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In government we trust: The role of fiscal decentralization

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  • Ligthart, Jenny E.
  • van Oudheusden, Peter

Abstract

This paper looks whether fiscal decentralization is associated with trust of citizens in government related institutions. We expect a positive relationship based on the argument of governments' improved responsiveness to preferences of citizens that is perceived to result from more decentralized fiscal systems. Survey data from up to 42 countries over the period 1994–2007 confirm this positive relationship. It is robust to controlling for unobserved country heterogeneity and a wide array of other explanatory variables that are associated with trust in government related institutions. Moreover, we do not find that the positive association with fiscal decentralization extends to other, non-government related institutions.

Suggested Citation

  • Ligthart, Jenny E. & van Oudheusden, Peter, 2015. "In government we trust: The role of fiscal decentralization," European Journal of Political Economy, Elsevier, vol. 37(C), pages 116-128.
  • Handle: RePEc:eee:poleco:v:37:y:2015:i:c:p:116-128
    DOI: 10.1016/j.ejpoleco.2014.11.005
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    Cited by:

    1. Heiko T. Burret & Lars P. Feld, 2018. "Vertical effects of fiscal rules: the Swiss experience," International Tax and Public Finance, Springer;International Institute of Public Finance, vol. 25(3), pages 673-721, June.
    2. Luis Diaz-Serrano & Andrés Rodríguez-Pose, 2015. "Decentralization and the Welfare State: What Do Citizens Perceive?," Social Indicators Research: An International and Interdisciplinary Journal for Quality-of-Life Measurement, Springer, vol. 120(2), pages 411-435, January.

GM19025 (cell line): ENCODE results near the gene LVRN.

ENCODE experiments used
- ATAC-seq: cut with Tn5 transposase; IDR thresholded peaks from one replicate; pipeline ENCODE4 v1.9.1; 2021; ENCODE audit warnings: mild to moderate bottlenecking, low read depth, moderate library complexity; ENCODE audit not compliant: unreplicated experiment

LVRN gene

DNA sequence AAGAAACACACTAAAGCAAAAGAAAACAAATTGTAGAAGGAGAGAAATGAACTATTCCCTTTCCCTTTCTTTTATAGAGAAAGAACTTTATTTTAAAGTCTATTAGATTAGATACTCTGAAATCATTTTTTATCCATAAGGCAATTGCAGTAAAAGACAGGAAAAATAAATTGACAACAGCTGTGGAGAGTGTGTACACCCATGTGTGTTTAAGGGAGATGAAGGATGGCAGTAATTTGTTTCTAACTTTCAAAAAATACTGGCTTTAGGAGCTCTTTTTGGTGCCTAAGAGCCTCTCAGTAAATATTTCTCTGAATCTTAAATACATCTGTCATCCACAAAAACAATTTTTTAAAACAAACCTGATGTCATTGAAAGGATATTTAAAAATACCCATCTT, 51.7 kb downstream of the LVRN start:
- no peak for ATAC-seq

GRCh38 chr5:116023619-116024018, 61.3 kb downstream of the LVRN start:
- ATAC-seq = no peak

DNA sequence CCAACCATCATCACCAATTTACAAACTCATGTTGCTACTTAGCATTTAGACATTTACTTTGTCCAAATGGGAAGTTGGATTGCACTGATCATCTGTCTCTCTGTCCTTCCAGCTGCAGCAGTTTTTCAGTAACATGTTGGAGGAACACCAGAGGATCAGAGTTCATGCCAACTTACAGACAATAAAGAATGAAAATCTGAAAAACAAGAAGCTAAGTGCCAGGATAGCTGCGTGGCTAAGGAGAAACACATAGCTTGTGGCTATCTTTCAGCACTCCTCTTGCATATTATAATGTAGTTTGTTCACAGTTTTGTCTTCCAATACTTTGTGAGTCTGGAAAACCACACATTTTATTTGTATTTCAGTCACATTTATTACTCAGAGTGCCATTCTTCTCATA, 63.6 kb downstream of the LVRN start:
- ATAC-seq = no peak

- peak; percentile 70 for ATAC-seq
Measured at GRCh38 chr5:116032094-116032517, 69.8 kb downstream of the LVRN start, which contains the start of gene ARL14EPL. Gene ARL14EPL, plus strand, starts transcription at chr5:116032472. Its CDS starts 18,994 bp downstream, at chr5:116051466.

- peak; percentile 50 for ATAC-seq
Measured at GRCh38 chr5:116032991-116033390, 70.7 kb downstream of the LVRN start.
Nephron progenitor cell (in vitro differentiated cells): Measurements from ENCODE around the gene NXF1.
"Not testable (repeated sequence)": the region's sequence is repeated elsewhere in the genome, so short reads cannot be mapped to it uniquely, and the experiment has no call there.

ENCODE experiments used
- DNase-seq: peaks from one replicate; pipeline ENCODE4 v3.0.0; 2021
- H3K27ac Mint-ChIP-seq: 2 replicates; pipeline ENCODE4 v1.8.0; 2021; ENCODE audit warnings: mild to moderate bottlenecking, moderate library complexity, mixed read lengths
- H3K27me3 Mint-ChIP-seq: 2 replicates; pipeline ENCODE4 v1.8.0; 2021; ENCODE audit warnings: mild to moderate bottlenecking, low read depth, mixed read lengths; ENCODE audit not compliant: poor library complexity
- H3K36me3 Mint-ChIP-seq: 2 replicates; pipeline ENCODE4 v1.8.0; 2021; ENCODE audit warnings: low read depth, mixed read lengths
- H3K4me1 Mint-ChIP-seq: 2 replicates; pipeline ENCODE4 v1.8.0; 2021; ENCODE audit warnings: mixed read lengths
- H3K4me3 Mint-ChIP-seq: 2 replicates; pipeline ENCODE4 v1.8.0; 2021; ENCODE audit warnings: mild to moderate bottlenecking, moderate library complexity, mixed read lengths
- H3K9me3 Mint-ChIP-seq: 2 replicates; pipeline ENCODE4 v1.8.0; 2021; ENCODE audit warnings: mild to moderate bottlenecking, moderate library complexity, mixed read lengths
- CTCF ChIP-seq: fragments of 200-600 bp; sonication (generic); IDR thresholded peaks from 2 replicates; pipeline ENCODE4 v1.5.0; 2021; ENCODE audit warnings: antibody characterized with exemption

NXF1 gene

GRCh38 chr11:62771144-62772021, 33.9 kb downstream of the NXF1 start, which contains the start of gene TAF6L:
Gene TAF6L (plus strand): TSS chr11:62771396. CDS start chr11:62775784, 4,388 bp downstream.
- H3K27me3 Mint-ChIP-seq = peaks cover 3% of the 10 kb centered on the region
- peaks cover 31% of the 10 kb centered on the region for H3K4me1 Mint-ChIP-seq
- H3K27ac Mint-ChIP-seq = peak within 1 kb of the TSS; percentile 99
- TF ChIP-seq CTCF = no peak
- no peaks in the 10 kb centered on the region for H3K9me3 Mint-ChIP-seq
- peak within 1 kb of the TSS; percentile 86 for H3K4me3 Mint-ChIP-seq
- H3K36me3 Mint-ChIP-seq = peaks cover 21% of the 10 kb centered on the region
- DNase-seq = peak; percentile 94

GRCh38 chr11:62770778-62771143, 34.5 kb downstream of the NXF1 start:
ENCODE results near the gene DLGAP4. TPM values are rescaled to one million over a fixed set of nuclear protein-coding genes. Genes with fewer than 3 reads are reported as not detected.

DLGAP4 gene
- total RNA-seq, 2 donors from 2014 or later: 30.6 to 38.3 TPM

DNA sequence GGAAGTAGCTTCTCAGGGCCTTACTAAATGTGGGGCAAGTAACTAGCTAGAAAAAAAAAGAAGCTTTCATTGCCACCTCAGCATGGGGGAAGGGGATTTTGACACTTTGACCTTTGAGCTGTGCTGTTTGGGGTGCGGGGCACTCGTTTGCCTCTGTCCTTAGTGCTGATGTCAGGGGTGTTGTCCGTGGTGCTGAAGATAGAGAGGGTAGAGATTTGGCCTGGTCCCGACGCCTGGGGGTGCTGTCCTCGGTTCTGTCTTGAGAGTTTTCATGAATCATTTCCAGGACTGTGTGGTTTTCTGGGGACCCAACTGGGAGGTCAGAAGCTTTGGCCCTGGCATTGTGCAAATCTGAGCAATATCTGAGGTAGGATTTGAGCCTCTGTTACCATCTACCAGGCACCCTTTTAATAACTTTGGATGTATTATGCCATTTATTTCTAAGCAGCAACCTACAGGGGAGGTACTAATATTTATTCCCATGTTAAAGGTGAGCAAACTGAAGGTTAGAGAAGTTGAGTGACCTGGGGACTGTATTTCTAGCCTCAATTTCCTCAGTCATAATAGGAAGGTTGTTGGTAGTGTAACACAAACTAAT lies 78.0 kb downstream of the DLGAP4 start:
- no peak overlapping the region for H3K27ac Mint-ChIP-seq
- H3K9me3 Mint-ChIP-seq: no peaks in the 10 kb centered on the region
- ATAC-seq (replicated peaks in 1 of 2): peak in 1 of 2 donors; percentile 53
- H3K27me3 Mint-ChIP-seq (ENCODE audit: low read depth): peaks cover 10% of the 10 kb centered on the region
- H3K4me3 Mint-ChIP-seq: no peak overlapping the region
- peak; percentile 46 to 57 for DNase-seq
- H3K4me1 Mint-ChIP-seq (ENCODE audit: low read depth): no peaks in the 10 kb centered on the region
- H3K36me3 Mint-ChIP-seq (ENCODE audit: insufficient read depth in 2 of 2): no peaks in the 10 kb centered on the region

3. Duygun, Meryem & Ozturk, Huseyin & Shaban, Mohamed, 2016. "The role of sovereign credit ratings in fiscal discipline," Emerging Markets Review, Elsevier, vol. 27(C), pages 197-216.
    4. Sibylle Puntscher & Janette Walde & Gottfried Tappeiner, 2016. "Do methodical traps lead to wrong development strategies for welfare? A multilevel approach considering heterogeneity across industrialized and developing countries," Working Papers 2016-01, Faculty of Economics and Statistics, University of Innsbruck.
    5. Reingewertz, Yaniv, 2014. "Fiscal Decentralization - a Survey of the Empirical Literature," MPRA Paper 59889, University Library of Munich, Germany.
    6. David Bartolini & Agnese Sacchi & Domenico Scalera & Alberto Zazzaro, 2018. "The closer the better? Institutional distance and information blurring in a political agency model," Mo.Fi.R. Working Papers 146, Money and Finance Research group (Mo.Fi.R.) - Univ. Politecnica Marche - Dept. Economic and Social Sciences.
    7. Jorge Martinez-Vazquez & Santiago Lago-Peñas & Agnese Sacchi, 2017. "The Impact Of Fiscal Decentralization: A Survey," Journal of Economic Surveys, Wiley Blackwell, vol. 31(4), pages 1095-1129, September.
    8. John E. Anderson, 2017. "Trust in Government and Willingness to Pay Taxes in Transition Countries," Comparative Economic Studies, Palgrave Macmillan;Association for Comparative Economic Studies, vol. 59(1), pages 1-22, March.
    9. Kalenborn, Christine & Lessmann, Christian, 2014. "Regional Income Inequality lowers Life Satisfaction: Evidence from OECD Countries," Annual Conference 2014 (Hamburg): Evidence-based Economic Policy 100561, Verein für Socialpolitik / German Economic Association.

    More about this item

    Keywords

    Fiscal decentralization; Subsidiarity principle; Trust in government;

    JEL classification:

    • H11 - Public Economics - - Structure and Scope of Government - - - Structure and Scope of Government
    • H72 - Public Economics - - State and Local Government; Intergovernmental Relations - - - State and Local Budget and Expenditures
    • H77 - Public Economics - - State and Local Government; Intergovernmental Relations - - - Intergovernmental Relations; Federalism

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